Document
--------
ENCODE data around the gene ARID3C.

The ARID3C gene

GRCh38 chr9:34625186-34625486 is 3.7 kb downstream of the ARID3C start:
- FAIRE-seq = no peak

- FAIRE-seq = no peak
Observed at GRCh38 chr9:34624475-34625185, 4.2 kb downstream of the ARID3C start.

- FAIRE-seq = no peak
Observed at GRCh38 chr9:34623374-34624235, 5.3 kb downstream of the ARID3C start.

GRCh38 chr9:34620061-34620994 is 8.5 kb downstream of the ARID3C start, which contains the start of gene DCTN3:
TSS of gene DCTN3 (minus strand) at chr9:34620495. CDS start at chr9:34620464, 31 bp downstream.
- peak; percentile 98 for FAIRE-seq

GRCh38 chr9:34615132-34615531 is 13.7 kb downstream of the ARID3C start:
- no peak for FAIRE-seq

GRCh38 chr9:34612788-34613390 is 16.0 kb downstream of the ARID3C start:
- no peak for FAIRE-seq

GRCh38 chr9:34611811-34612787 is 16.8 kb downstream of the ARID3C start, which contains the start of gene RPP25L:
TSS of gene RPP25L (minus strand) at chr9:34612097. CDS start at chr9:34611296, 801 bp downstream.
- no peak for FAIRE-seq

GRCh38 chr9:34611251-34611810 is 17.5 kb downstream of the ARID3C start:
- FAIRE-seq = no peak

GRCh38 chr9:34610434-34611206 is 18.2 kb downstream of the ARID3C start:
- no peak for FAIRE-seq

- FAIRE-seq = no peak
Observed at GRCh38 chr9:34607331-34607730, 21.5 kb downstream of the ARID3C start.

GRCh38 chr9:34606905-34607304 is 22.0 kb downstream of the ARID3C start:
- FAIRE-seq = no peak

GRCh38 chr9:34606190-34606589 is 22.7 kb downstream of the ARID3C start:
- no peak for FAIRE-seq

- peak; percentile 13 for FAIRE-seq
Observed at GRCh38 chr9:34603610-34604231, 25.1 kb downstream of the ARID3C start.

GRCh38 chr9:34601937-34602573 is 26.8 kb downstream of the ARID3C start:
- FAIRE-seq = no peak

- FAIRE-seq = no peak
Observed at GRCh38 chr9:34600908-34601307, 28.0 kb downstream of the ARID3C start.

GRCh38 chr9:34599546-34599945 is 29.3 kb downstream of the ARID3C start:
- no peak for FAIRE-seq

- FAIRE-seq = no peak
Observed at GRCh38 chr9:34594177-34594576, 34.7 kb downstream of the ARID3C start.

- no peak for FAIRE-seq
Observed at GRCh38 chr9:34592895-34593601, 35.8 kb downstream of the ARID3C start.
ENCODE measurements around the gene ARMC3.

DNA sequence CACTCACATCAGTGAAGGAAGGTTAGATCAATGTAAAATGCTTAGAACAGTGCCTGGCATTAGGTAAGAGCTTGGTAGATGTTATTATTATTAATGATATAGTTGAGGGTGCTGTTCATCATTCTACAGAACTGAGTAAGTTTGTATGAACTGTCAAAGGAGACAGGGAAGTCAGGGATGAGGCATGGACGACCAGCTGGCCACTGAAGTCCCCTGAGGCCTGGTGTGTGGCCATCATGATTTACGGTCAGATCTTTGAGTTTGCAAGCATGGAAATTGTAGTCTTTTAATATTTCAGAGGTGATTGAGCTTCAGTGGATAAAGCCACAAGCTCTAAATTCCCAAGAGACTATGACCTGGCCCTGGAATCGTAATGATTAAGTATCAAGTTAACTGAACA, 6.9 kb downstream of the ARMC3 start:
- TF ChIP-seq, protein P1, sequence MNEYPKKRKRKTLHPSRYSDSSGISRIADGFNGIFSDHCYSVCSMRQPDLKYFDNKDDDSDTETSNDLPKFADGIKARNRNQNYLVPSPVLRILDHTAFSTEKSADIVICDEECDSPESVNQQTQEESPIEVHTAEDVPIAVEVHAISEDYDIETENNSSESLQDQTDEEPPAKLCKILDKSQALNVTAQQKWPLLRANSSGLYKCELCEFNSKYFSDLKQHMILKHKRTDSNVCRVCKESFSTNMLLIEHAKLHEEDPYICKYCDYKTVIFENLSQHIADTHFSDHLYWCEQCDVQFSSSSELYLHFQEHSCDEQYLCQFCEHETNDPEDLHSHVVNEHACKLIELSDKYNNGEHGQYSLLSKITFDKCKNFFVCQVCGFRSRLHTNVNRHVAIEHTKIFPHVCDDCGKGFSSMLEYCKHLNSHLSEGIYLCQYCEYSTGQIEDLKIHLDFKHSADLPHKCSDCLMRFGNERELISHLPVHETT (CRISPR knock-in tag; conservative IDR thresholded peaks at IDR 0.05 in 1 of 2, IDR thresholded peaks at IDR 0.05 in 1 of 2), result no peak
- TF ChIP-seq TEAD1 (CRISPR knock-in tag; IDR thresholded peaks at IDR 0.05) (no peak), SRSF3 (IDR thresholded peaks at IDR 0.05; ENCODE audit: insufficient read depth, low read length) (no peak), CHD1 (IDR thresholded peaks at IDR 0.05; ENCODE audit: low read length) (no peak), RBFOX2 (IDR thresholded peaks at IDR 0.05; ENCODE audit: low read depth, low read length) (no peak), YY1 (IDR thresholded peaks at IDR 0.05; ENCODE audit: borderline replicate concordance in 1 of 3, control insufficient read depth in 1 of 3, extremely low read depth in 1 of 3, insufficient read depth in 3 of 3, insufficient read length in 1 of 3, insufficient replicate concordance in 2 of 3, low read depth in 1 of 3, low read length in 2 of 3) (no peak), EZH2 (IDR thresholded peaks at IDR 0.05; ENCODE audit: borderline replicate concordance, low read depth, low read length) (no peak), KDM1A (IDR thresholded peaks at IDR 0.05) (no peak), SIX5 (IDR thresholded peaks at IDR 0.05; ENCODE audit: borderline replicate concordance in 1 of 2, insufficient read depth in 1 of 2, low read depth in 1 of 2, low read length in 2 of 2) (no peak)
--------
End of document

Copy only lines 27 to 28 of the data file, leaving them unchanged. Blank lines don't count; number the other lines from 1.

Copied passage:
GRCh38 chr9:34606190-34606589 is 22.7 kb downstream of the ARID3C start:
- no peak for FAIRE-seq